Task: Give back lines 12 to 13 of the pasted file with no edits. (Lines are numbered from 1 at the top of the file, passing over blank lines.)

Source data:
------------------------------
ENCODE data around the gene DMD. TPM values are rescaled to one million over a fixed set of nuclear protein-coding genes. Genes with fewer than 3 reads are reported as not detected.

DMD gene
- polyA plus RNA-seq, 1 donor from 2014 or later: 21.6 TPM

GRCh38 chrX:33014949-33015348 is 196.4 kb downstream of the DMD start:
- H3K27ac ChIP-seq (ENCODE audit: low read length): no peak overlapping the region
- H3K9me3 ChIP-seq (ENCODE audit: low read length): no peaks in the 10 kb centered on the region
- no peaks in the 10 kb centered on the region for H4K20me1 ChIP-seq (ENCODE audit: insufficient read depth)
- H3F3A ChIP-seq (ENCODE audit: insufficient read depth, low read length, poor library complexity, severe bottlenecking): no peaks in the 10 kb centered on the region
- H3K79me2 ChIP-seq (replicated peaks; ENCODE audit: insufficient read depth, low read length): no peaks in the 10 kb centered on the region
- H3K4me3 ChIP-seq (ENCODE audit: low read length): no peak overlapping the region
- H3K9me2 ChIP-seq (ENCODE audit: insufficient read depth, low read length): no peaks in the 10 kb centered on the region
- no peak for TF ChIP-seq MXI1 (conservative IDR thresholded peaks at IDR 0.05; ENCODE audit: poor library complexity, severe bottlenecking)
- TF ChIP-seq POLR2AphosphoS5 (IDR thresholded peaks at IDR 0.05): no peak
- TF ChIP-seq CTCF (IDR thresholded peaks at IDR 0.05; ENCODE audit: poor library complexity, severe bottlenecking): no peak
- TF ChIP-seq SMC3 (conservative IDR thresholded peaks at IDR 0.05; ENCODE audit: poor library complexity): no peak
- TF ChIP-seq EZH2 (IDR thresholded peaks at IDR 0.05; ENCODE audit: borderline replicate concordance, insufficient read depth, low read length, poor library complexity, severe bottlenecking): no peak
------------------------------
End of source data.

- no peak for TF ChIP-seq MXI1 (conservative IDR thresholded peaks at IDR 0.05; ENCODE audit: poor library complexity, severe bottlenecking)
- TF ChIP-seq POLR2AphosphoS5 (IDR thresholded peaks at IDR 0.05): no peak